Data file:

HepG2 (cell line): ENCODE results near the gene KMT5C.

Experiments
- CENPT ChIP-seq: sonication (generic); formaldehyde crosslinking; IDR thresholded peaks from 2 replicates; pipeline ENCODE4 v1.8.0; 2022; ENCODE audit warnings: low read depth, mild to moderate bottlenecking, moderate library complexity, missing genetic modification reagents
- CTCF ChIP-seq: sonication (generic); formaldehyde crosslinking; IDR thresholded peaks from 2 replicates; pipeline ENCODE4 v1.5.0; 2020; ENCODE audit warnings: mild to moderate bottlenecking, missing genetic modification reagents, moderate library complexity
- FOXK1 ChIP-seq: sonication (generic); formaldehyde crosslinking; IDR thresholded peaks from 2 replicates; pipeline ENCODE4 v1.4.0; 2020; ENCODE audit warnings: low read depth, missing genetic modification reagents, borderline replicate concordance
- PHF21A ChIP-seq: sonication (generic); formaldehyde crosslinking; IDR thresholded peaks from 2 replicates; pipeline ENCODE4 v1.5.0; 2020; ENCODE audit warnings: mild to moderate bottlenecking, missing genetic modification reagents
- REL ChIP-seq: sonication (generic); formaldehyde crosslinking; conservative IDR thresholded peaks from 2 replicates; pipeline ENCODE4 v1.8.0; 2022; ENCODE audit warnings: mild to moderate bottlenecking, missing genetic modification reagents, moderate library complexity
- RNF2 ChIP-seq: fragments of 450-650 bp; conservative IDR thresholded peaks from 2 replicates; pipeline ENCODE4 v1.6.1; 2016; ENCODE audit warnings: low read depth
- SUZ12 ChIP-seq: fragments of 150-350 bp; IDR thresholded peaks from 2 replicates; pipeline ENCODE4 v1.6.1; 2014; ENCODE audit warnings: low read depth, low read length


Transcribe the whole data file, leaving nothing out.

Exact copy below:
HepG2 (cell line): ENCODE results near the gene KMT5C.

Experiments
- CENPT ChIP-seq: sonication (generic); formaldehyde crosslinking; IDR thresholded peaks from 2 replicates; pipeline ENCODE4 v1.8.0; 2022; ENCODE audit warnings: low read depth, mild to moderate bottlenecking, moderate library complexity, missing genetic modification reagents
- CTCF ChIP-seq: sonication (generic); formaldehyde crosslinking; IDR thresholded peaks from 2 replicates; pipeline ENCODE4 v1.5.0; 2020; ENCODE audit warnings: mild to moderate bottlenecking, missing genetic modification reagents, moderate library complexity
- FOXK1 ChIP-seq: sonication (generic); formaldehyde crosslinking; IDR thresholded peaks from 2 replicates; pipeline ENCODE4 v1.4.0; 2020; ENCODE audit warnings: low read depth, missing genetic modification reagents, borderline replicate concordance
- PHF21A ChIP-seq: sonication (generic); formaldehyde crosslinking; IDR thresholded peaks from 2 replicates; pipeline ENCODE4 v1.5.0; 2020; ENCODE audit warnings: mild to moderate bottlenecking, missing genetic modification reagents
- REL ChIP-seq: sonication (generic); formaldehyde crosslinking; conservative IDR thresholded peaks from 2 replicates; pipeline ENCODE4 v1.8.0; 2022; ENCODE audit warnings: mild to moderate bottlenecking, missing genetic modification reagents, moderate library complexity
- RNF2 ChIP-seq: fragments of 450-650 bp; conservative IDR thresholded peaks from 2 replicates; pipeline ENCODE4 v1.6.1; 2016; ENCODE audit warnings: low read depth
- SUZ12 ChIP-seq: fragments of 150-350 bp; IDR thresholded peaks from 2 replicates; pipeline ENCODE4 v1.6.1; 2014; ENCODE audit warnings: low read depth, low read length